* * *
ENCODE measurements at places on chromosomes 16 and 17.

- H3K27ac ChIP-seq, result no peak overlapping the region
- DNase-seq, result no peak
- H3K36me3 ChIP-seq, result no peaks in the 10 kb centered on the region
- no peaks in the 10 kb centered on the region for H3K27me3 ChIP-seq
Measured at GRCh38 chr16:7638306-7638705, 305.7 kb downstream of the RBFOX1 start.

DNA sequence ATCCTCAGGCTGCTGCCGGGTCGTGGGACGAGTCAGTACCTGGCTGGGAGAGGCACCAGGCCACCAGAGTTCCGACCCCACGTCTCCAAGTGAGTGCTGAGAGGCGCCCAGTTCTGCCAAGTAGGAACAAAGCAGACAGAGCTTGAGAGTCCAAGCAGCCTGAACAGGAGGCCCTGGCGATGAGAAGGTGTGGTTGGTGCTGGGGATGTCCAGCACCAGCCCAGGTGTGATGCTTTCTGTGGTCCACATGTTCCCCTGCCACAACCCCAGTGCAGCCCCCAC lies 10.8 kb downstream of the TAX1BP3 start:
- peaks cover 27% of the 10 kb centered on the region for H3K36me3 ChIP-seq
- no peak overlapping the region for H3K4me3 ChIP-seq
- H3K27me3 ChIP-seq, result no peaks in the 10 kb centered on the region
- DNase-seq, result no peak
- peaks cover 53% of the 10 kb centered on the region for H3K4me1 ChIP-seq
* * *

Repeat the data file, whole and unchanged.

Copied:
ENCODE measurements at places on chromosomes 16 and 17.

- H3K27ac ChIP-seq, result no peak overlapping the region
- DNase-seq, result no peak
- H3K36me3 ChIP-seq, result no peaks in the 10 kb centered on the region
- no peaks in the 10 kb centered on the region for H3K27me3 ChIP-seq
Measured at GRCh38 chr16:7638306-7638705, 305.7 kb downstream of the RBFOX1 start.

DNA sequence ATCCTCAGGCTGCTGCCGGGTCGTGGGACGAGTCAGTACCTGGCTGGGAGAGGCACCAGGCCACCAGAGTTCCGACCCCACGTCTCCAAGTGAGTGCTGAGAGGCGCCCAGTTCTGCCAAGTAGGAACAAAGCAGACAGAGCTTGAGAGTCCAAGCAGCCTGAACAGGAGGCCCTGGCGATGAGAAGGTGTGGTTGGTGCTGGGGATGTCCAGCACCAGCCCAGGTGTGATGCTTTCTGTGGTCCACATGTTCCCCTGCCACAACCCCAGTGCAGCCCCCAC lies 10.8 kb downstream of the TAX1BP3 start:
- peaks cover 27% of the 10 kb centered on the region for H3K36me3 ChIP-seq
- no peak overlapping the region for H3K4me3 ChIP-seq
- H3K27me3 ChIP-seq, result no peaks in the 10 kb centered on the region
- DNase-seq, result no peak
- peaks cover 53% of the 10 kb centered on the region for H3K4me1 ChIP-seq